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We don’t know how lucky we are

Written By: - Date published: 10:59 am, June 24th, 2020 - 32 comments
Categories: business, Economy, Media, Politics, Social issues - Tags:

Looking at the rises in covid-19 infections worldwide is just damn depressing. So instead National and some of our media choose to focus on the little inconveniences of local life. For anyone who isn’t a selfish myopic like your median National voter, concerned only with their own wallet and convenience, this just makes a lot of the local news written for them simply not worth reading.

Instead I look at the 14 day rolling average of confirmed covid-19 cases in the basket-case US, up 32% from almost flat 2 weeks ago, and try to imagine what this will do to our exports to that country – our 3rd biggest destination. The problem is that I really don’t know where our exports go there. Probably not the South and the Western states that are the focus of the new outbreak.

Including our other top 3 export destinations of China, Australia, and Japan who are all more or less containing their outbreaks, that is more than 60% of our exports. I don’t think that our exports are going to be significantly affected by covid-19. Which means that we are likely to continue to pay our way in the world.

But I can completely understand why the EU is not planning on opening up travel from the US.

The European Union plans to ban travel from the US when it reopens its borders on July 1st because of the Trump administration’s poor handling of the COVID-19 pandemic, according to a report from The New York Times. Under current plans, the US would join Brazil and Russia on the list of forbidden countries, as all three countries have had comparably poor responses to the virus since the worldwide outbreak at the beginning of the year. Travel from China, as well as some developing countries, will be allowed, the report states.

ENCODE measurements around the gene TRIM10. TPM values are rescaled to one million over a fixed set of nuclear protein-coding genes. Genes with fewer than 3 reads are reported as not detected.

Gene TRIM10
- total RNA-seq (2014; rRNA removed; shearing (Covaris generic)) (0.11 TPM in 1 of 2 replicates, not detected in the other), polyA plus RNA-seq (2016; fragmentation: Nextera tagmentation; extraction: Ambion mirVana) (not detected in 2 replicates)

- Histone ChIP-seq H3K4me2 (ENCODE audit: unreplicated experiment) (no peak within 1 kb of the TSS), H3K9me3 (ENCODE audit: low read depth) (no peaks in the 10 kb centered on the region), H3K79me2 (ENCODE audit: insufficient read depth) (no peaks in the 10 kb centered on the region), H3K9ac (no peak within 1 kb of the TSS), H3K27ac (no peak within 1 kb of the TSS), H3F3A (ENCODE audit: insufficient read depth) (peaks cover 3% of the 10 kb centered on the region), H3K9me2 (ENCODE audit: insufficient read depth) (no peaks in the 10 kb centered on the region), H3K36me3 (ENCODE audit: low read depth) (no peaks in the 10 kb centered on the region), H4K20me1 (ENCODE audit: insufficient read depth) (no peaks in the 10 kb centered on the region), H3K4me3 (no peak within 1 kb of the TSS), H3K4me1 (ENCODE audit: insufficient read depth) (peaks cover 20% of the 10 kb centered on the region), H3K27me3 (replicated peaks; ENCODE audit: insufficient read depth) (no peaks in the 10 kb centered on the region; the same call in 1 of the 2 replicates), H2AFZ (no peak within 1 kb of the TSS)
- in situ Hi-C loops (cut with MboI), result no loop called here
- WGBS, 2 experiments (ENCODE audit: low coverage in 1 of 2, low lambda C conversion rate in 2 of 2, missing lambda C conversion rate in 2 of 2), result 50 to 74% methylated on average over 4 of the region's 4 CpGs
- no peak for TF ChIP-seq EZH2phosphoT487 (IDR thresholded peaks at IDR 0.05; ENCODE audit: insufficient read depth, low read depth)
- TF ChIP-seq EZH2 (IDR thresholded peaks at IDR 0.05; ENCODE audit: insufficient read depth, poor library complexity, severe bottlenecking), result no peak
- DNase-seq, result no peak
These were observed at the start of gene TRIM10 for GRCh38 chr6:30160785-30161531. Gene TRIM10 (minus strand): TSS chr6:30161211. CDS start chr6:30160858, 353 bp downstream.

Who wants to import cases from a state that can’t control their own spread.

In NZ, I can’t see us wanting to open up our borders to anyone apart from returning kiwis (even if a few do tend to whine like crazy for the NZ Herald readership), and the people that are useful at keeping our economy ticking over. Avatar creatives maybe – keeps our actors and crew working. Specialist engineers who maintain our hydroelectric generators – definitely (picking an instance where I know we lack internal expertise).

Aussie is having hotspot outbreak problems in Victoria. So while I currently don’t have a problem with travel to Queensland (fewer cases than here), the legal cases about section 92 of the aussie constitution may mean that we can’t restrict to the clean states (essentially everywhere in aussie apart from NSW and Vic). Not to mention that the Federal government controls the airspace over aussie – and they have made it pretty clear that all of their fracticeous states open or none do. October looks like the absolute earliest realistic date – and I’m pessimistic about that as well.